Passing by

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by Major Terry CamseyI was thumbing through one of the local cheap advertisement papers the other day when one particular ad caught my eye. This is what it said:

“WE BUY, SELL & CONSIGN… 40,000 cars a day go by our sales lot.”

Not a very inspiring statement… “40,000 cars a day go by”! It’s strange how the brain tends to make obtuse connections sometimes, but even as I read this I am reminded of the slogans that emerged during the general election a few years ago. Gore, as I recall, stated “I am a bridge to the past.” Clinton responded with a statement to the effect “we are a bridge to the future.” The rest, as they say, is history.

I guess the connection between “cars going by” and “bridges” was stimulated by recent heavy reporting on the Republican National Convention. Certainly Dole’s “car went by” as the voting public decided they’d rather go forward into the future than back to the past. Maybe that is why Bush is shouting so much about forgetting the voting record of his running mate and wanting to focus on the present and the future, hoping that the voting power of the public electoral “car” will not pass him by either!

But, back to the ad. Not very inspiring is it? Bad enough being ignored, but by 40,000 cars a day! One has to wonder how many actually stop to look at the advertiser’s product and, more importantly, how many actually buy.

When it comes to religion, the issue of people passing by and being totally disinterested takes on a special significance, since what we offer is the only way they will get out of this world alive! Those around the cross were as close to realizing that truth as any before or since. Yet there, too, were the passers by:

Mark 15:29 And the people passing by shouted abuse, shaking their heads in mockery. “Ha! Look at you now!” they yelled at him. “You can destroy the Temple and rebuild it in three days, can you?”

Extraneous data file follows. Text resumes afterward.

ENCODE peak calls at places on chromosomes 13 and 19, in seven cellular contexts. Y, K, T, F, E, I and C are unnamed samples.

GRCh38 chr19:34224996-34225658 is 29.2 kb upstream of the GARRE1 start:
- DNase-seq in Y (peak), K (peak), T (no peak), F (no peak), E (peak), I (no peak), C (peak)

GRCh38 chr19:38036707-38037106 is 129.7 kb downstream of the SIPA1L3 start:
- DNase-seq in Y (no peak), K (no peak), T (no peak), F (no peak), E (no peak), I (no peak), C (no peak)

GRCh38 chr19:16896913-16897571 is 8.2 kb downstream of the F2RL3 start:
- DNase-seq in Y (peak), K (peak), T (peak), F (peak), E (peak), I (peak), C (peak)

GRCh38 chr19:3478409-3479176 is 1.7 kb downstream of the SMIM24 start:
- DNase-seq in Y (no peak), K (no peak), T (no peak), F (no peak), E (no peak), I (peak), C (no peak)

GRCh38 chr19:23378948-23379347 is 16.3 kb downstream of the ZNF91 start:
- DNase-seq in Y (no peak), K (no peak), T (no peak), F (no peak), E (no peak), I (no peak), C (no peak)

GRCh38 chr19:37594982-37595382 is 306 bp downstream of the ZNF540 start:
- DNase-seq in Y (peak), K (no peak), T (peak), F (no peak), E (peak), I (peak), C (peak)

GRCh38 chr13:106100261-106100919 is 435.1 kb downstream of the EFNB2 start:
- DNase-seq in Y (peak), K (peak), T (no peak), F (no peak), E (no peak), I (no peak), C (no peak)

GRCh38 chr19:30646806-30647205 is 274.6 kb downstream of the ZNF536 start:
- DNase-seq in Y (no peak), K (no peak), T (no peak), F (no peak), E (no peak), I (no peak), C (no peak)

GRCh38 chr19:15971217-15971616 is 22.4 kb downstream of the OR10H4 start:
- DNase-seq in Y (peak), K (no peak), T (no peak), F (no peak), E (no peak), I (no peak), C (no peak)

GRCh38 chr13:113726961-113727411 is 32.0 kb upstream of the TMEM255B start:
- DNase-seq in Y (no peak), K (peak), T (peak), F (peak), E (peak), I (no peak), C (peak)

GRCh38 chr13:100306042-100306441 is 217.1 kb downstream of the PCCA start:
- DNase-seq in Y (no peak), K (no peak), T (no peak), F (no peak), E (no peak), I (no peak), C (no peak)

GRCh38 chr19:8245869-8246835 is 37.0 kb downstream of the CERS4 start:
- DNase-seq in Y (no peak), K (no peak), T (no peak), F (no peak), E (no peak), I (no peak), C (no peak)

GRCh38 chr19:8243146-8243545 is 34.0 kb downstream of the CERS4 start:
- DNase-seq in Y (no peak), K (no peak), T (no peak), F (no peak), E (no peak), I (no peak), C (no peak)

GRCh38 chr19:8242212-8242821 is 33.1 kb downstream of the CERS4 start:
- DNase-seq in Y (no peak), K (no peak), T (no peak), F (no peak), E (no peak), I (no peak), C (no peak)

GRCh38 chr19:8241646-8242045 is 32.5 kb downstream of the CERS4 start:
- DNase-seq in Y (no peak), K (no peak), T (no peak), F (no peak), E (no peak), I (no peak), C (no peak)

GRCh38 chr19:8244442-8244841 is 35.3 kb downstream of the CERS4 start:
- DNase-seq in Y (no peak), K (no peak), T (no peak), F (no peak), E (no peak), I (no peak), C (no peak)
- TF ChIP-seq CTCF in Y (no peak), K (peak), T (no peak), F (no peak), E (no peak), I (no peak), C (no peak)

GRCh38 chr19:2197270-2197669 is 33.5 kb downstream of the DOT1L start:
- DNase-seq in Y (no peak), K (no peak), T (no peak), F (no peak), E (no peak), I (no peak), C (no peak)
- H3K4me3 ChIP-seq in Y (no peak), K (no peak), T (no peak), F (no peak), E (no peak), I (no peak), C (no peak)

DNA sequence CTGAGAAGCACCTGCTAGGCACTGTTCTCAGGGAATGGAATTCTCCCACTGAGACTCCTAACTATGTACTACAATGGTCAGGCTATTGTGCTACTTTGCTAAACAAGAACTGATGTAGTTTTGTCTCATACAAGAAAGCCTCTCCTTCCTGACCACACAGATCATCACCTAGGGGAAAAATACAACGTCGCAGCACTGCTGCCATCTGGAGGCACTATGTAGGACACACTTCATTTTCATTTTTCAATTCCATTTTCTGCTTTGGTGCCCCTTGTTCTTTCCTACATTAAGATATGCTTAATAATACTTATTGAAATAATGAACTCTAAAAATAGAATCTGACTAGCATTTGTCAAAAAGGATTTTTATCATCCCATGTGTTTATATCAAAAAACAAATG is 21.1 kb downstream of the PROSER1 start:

It used to be that people would pass us by in the street when we held open air meetings, although we seemed then to have a much better chance of catching their attention long enough to share the hope of the Gospel. But in most places we have taken ourselves off the streets (and have the gall to complain that “they”–the public–don’t now know we are a church!).

To our shame, it may also be that many come through our doors for help with their physical needs and pass out again without having the Bread of Life shared with them.

Imagine the number of cars that pass by the doors of our corps. Maybe, like the advertiser in that cheap paper, it is 40,000 a day or more. And yet, we find some Army buildings so poorly marked that even Salvationists looking for them have difficulty locating them.

And others where all the external notice board gives is a list of events, days and times.

I was challenged by going into a major supermarket where, clearly posted, was a list of benefits that every customer might rely on. A promise of respect and of a level of service that every store goes out of its way to provide.

Imagine the impact of such a list on a sign outside each corps building. ‘WE GUARANTEE that every person visiting this place will receive the following benefits…”

Who knows? Well placed, colorful, readable by corps going in either direction, in a large enough print size and with a brief message promising eternal as well as instant benefits, some may even read it as they pass by. That could be as large as 40,000 or more messages sent and received a day!

How does that compare with what the corps is presently doing to get the message out? Remember the Scripture, you have to sow a lot to get a lot. If you don’t sow, don’t expect a harvest and what we sow will determine the harvest we get.

There is no way around the law of the harvest. It is one of the principles God has established and one that needs to be respected if we truly want to harvest souls.

Passing by.

Ever wondered how many people pass by your corps by each day? What about the number who pass through each day? It’s a few years since I counted, but at that time the unduplicated count was 1.8 million. That’s not people passing through the neighborhood (i.e. transients) but residents, many of whom live close enough to the corps to receive social services help needed.

Is this not an opportunity that many other denominations would, righteously, envy.

Remember that old poem “The Master is Coming”?

Jefferey Burke: “Today the joy grows”

Jefferey Burke: “Today the joy grows”

IN PROCESS He has a calming presence about him–this tall, slim,

Vol 18 No 17

Vol 18 No 17

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